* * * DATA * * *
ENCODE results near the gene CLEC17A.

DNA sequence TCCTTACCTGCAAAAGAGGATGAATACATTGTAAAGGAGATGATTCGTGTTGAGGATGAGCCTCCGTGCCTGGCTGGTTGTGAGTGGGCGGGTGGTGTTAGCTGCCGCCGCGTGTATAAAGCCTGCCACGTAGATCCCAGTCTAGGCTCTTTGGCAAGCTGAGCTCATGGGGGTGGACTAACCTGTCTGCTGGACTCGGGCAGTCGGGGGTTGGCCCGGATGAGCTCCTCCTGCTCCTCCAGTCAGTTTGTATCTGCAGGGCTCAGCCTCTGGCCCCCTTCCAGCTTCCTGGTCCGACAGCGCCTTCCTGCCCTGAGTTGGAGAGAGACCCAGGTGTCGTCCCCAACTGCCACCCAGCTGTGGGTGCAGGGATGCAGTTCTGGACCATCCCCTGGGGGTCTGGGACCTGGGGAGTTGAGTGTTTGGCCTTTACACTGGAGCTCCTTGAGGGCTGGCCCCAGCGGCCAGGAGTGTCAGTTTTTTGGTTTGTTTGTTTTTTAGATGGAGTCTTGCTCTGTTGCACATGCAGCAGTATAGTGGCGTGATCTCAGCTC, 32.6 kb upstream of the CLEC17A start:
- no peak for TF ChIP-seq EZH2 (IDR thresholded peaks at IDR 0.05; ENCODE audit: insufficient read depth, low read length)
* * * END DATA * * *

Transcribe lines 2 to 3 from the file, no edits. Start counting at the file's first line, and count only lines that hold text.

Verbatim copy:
DNA sequence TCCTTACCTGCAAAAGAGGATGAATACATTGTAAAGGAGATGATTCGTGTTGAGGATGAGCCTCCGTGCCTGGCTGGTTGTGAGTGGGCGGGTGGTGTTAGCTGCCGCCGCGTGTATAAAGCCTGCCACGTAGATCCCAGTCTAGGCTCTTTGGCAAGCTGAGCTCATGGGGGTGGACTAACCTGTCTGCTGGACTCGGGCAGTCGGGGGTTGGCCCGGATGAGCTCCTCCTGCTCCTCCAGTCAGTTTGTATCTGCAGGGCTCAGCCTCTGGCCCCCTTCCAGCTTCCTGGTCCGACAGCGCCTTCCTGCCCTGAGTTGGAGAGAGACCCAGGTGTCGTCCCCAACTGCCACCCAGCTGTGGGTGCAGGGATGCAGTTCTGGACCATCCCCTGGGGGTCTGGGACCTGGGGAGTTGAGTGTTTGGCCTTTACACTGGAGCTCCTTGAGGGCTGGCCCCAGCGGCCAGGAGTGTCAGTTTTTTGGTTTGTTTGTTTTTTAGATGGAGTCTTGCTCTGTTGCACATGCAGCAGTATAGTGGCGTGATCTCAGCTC, 32.6 kb upstream of the CLEC17A start:
- no peak for TF ChIP-seq EZH2 (IDR thresholded peaks at IDR 0.05; ENCODE audit: insufficient read depth, low read length)